Rio Ferdinand swaps Man United red for green goals

Rio Ferdinand in Premier League action against Birmingham City
Image caption The Manchester United star says it has been a learning process

Rio Ferdinand is well known for his backing of anti-racism and other causes, such as encouraging youngsters from deprived communities who are seeking a career in sport.

Now the Manchester United star and England captain has been doing his best to promote green and energy-efficient living, in his role as an ambassador for FA Cup sponsor E.On.

The utility has just carried out a £40,000 "energy efficiency makeover" at north London football club Alexandra Park FC - upgrading showers, lighting, and kitchen facilities.

It is hoped the money saved will allow the club to invest money in equipment for its eight men's teams, 24 youth sides, as well as veterans and women's XIs.

Community projects

The United defender is in no doubt as to both the practical and educational benefit of the makeover, which saw Alexandra Park selected by E.On from 700 clubs because of its strong community links.

"This will help the club save money year-in, year-out, now," the 32-year-old, who started his playing days in similar surroundings, told the BBC News website.

"I am really keen to be involved in these community based projects, which I think is a better way to get the message across than ramming it down people's throats."

He adds: "The club will be able to make money through more cups of tea with the new kitchen, and it will be warmer for the kids in colder months."

The player, who cost Manchester United £29m in 2002, said the new set up could help encourage more youngsters to come and play at the club, now that the facilities were more welcoming.

The announcement was made ahead of this weekend's FA Cup ties, which include the big match on Saturday between Manchester United and Arsenal.


Meanwhile, the United player said he hoped that what he was doing on the energy-saving front might be noticed by youngsters across the UK.

"It is about encouraging the next generation of kids to make sure they are aware of issues such as this," said Ferdinand, who has been out of the United team for the past few games with a calf injury.

"Getting through to them the little things at first, like turning off light switches and not leaving their appliances on standby."

He said that until recently he had been a "novice" when it came to environmental issues.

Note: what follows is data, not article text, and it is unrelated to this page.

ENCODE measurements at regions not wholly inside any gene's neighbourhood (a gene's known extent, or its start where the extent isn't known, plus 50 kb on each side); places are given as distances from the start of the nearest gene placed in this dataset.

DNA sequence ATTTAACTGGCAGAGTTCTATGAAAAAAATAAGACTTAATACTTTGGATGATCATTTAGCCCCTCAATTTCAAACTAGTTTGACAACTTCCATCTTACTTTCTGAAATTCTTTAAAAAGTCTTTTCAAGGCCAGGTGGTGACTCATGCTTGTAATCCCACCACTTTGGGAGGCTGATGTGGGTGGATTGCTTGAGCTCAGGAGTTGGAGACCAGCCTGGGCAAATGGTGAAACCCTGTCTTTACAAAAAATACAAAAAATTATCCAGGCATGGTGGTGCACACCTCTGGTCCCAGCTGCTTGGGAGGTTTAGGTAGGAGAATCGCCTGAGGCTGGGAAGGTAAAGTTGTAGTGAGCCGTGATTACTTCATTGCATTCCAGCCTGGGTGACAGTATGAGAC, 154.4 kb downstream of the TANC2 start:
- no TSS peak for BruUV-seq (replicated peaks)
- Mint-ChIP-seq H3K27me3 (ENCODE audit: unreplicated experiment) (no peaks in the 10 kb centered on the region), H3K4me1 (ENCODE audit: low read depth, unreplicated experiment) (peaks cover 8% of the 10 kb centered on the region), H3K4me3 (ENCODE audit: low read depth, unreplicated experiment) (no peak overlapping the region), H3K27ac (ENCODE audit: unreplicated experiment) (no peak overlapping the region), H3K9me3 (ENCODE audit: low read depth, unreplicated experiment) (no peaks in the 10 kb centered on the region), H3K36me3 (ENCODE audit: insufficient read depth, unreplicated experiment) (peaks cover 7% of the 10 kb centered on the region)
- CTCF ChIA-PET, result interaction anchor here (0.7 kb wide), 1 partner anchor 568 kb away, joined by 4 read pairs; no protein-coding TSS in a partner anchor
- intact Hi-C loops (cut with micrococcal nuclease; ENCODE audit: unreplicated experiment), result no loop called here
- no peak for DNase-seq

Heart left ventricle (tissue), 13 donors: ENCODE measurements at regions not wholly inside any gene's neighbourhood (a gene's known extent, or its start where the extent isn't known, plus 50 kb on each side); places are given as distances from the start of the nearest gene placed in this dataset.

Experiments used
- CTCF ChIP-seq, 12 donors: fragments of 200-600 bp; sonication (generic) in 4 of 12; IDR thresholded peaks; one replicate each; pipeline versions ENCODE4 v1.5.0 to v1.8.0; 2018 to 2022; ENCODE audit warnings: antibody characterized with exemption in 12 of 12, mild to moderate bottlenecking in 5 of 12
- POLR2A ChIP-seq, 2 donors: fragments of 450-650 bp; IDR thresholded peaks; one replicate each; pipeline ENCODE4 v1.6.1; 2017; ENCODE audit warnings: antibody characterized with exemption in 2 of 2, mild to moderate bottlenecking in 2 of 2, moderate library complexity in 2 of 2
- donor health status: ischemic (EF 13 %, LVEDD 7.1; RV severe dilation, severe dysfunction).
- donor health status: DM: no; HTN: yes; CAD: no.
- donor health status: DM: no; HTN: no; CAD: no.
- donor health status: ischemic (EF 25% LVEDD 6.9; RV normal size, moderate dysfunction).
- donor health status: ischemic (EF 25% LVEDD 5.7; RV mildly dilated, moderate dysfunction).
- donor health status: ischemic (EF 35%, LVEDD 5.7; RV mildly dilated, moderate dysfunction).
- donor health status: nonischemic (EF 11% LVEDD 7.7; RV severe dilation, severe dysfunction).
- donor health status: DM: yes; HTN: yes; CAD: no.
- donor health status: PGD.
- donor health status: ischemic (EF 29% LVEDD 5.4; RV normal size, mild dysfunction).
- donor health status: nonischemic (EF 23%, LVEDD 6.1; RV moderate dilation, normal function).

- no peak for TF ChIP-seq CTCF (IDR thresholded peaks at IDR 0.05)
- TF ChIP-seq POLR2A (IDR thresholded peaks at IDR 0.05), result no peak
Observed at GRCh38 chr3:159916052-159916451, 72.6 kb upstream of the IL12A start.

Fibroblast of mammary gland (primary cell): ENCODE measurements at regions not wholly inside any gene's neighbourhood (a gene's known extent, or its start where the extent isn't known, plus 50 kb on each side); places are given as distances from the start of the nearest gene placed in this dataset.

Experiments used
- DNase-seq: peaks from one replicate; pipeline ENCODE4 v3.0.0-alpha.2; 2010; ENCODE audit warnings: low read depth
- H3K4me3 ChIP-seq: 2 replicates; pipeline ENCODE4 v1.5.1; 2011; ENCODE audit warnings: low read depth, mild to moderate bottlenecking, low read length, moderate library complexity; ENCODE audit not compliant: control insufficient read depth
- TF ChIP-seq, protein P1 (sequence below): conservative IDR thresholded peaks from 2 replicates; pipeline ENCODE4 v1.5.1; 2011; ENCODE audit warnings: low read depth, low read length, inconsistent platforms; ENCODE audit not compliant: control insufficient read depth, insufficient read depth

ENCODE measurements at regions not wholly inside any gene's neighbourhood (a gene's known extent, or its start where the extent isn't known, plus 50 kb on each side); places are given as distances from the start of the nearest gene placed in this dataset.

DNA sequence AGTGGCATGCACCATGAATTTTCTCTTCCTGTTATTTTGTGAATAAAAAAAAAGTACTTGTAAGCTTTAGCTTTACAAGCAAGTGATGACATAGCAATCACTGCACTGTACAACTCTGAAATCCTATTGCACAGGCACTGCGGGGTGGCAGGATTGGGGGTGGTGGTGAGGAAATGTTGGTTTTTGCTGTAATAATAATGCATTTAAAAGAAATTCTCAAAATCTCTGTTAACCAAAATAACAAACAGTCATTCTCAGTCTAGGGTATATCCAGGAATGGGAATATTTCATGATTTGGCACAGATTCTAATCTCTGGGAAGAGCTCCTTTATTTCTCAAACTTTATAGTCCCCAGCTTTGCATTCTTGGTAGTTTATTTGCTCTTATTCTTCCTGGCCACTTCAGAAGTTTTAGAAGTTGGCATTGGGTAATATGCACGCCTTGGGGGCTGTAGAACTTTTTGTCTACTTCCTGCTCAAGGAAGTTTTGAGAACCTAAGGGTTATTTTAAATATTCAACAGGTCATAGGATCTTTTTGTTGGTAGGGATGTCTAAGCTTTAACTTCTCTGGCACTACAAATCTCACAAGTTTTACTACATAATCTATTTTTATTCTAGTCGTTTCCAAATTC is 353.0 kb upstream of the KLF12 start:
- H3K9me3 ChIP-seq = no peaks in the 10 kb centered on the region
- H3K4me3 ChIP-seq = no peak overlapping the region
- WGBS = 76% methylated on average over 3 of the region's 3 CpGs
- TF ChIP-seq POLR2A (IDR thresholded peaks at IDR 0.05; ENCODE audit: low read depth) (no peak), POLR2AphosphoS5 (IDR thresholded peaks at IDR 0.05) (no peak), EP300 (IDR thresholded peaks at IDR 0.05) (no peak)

"It has been an educational path for me and my family," he says.

"I just had an energy audit done on my house, and that was a revelation to me, little things such as not putting a sofa in front of a radiator."

He said that he was now looking to incorporate green and energy-saving devices and systems in a future house he was currently developing.

The 32-year-old also said that national governments, including in the UK and in developing countries, should be encouraging and supporting a green agenda, both in sport and wider living.

"From something that started at first about the dangers of aerosols to the environment, there is now a global awareness of green issues," he says.

"You have campaigns and a pro-green movement encouraging people to think more environmentally."

'Player responsibility'

Players such as Ferdinand and Bristol City goalkeeper David James have used their position to highlight issues such as the environment, and the United centre back believes the sport can use its power beyond the playing field.

"A lot of sports people in public back good causes and maybe they get some criticism, with people saying, 'He wants a pat on the back.'

"But they don't do it for their own benefit - they do it for the charities or causes they support.

"Football is an absolutely huge movement, and players have a responsibility, even though many young players are thrust into the spotlight and have to become responsible in the spotlight."

He adds: "Football is such a powerful tool and needs to be used that way - whether it be for racial equality, encouraging education, or highlighting the environment."

Related Internet links

The BBC is not responsible for the content of external Internet sites